- You’re going to make a paste with one tablespoon of meat tenderizer and two teaspoons of cold water
- Spread this onto the stain and use a brush or toothbrush to work it into the stain. Let it sit until it’s dry and then vacuum or blot away
- Repeat if needed
How to Prevent Mattress Stains
If you want mattress stains to be a thing of the past – or not a thing, at all – consider using a waterproof mattress protector. This is one of the best ways to prevent fluid damage and stains from getting into your mattress. There are so many affordable options out there and there are ones that are super easy to get on and off your bed
A great way to keep your mattress odor-free and help it to absorb less sweat and fewer skin cells is to sprinkle baking soda over the top of your mattress, let it sit for a couple of hours and then vacuum it off. If you do this regularly you’ll be able to avoid small sweat sains and just keep your mattress fresh overall.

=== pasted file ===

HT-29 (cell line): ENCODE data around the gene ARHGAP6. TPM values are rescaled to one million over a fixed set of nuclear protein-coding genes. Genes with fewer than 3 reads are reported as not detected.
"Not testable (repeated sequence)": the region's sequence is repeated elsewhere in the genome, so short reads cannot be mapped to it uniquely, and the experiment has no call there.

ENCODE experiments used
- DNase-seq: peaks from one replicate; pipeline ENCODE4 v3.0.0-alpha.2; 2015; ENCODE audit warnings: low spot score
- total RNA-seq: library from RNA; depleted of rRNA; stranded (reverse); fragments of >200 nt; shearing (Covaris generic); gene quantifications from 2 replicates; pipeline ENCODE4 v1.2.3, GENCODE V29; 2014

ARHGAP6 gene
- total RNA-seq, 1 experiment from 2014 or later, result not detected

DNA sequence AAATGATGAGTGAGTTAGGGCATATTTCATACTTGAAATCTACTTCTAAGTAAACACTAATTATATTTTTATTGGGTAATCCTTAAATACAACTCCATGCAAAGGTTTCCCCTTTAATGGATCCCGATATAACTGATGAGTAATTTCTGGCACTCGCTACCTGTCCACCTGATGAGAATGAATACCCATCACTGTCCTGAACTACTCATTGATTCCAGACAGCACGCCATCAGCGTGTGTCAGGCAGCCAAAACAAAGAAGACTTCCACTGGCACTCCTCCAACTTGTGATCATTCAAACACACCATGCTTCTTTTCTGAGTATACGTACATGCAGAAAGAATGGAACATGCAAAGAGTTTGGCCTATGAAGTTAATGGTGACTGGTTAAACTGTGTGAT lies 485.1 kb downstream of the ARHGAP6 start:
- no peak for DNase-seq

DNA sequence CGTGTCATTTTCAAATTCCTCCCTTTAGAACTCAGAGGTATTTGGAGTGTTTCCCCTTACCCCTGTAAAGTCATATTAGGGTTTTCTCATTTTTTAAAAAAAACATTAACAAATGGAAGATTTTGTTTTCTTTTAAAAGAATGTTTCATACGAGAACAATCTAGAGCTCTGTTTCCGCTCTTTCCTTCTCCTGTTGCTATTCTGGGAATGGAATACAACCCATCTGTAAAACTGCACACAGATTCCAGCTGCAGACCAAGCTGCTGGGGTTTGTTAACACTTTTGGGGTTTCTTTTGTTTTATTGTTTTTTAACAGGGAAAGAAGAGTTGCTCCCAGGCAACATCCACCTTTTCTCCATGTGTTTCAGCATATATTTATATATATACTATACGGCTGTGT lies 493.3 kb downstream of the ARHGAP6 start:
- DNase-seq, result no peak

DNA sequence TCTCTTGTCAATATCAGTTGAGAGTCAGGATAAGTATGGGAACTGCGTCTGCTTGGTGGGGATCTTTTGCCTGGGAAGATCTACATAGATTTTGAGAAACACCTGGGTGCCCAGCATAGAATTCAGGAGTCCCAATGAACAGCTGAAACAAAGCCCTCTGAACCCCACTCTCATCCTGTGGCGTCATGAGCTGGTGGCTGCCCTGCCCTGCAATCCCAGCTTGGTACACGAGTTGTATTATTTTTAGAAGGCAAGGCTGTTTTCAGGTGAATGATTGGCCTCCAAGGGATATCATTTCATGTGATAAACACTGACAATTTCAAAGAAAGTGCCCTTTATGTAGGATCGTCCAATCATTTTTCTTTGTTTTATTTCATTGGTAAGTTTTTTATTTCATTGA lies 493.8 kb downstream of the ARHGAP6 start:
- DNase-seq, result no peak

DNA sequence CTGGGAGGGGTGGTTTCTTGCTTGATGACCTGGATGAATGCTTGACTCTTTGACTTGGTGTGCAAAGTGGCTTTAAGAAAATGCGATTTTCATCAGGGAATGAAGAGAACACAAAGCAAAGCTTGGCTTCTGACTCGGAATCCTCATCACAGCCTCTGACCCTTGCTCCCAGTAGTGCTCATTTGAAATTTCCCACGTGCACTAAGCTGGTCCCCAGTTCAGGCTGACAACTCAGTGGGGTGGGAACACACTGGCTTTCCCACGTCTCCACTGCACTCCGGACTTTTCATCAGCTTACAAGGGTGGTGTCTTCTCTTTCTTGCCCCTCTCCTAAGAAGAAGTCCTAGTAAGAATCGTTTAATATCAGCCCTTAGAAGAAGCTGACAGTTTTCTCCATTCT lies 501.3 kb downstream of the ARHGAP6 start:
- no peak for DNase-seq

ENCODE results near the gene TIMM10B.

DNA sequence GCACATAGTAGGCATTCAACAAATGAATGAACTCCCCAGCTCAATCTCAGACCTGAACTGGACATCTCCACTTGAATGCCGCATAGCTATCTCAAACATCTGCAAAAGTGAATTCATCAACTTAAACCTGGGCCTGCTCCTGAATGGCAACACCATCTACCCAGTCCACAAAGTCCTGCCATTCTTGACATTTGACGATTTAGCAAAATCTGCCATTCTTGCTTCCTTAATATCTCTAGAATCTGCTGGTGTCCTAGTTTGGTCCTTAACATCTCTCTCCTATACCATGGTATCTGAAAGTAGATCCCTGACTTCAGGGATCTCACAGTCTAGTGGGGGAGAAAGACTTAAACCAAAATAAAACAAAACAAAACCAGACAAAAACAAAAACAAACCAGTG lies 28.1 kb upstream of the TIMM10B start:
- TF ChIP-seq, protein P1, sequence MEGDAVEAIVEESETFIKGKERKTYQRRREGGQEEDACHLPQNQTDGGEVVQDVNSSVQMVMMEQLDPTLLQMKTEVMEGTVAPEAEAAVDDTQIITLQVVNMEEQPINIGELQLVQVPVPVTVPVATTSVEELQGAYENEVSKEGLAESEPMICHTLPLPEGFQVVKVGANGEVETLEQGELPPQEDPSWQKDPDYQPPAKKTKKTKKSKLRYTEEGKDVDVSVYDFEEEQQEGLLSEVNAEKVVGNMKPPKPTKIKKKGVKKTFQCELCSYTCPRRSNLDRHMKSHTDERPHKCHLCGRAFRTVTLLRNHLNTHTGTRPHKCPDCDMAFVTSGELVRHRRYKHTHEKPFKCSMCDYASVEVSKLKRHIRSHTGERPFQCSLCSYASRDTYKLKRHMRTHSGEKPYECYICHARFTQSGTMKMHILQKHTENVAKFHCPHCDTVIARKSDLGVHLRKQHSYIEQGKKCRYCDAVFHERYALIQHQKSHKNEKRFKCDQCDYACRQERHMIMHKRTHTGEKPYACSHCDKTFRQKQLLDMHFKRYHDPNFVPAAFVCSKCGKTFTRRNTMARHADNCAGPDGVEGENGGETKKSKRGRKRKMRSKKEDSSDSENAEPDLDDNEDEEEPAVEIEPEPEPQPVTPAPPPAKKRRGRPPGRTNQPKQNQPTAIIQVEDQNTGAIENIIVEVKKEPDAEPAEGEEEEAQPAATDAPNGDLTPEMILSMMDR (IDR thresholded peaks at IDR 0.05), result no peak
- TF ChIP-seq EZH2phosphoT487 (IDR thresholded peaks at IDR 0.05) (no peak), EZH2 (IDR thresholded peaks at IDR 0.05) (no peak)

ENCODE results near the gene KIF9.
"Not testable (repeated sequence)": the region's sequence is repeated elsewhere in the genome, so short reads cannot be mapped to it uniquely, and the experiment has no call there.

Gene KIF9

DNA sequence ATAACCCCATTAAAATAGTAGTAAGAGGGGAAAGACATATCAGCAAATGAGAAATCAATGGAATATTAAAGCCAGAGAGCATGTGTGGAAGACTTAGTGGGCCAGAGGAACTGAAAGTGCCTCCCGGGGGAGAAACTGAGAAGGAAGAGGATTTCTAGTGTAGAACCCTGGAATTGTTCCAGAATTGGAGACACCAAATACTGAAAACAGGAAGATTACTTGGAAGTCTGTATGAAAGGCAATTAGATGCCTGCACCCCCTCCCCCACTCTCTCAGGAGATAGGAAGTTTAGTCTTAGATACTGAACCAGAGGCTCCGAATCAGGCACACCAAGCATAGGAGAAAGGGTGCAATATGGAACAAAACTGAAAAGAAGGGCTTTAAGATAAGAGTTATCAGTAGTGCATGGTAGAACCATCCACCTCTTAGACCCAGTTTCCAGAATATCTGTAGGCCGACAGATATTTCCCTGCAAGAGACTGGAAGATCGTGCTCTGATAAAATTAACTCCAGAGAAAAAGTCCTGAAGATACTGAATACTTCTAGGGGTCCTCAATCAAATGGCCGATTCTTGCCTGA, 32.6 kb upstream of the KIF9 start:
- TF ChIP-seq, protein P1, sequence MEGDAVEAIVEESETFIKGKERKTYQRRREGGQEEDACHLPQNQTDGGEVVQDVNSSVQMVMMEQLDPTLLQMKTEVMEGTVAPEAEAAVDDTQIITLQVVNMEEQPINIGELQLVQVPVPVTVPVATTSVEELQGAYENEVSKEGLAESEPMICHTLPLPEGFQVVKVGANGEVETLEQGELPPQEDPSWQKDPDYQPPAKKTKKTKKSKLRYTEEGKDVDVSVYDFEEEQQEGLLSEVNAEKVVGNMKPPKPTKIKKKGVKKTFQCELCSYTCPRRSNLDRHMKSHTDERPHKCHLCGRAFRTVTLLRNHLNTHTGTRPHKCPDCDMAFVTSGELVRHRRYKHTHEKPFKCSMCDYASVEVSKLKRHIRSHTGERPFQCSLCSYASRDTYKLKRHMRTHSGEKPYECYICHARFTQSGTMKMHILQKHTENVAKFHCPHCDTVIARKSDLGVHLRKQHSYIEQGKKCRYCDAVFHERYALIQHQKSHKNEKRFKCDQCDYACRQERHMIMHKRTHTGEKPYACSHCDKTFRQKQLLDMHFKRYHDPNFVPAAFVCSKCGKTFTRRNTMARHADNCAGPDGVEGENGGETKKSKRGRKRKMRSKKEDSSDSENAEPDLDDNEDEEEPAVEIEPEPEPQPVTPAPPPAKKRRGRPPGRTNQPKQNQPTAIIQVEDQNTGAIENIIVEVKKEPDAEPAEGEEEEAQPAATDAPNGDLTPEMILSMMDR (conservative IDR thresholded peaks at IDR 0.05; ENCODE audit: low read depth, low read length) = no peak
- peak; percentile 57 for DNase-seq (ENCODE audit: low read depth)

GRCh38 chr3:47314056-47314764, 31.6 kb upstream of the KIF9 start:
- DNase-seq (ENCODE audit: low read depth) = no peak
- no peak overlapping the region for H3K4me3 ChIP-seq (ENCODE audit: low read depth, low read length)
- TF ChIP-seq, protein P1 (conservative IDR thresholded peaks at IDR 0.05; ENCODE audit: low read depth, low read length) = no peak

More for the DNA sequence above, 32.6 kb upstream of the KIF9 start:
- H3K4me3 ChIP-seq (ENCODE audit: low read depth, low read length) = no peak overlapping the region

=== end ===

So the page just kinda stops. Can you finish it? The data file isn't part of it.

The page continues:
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How to Clean Mattress Stains: Final Thoughts
So there you have it, some quick but effective ways to remove some of the most common accidental stains from your mattress. Plus, now you know how to avoid these stains in the first place – with a waterproof mattress protector!
If you find yourself with particularly tough stains, you may have to consider getting ammonia or an enzyme cleaner and testing it on your mattress. We always recommend checking with your mattress manufacturer before using either of these more aggressive methods. They could potentially damage your mattress materials!
If you can’t clean your mattress completely, take a look at our article on mattress disposal.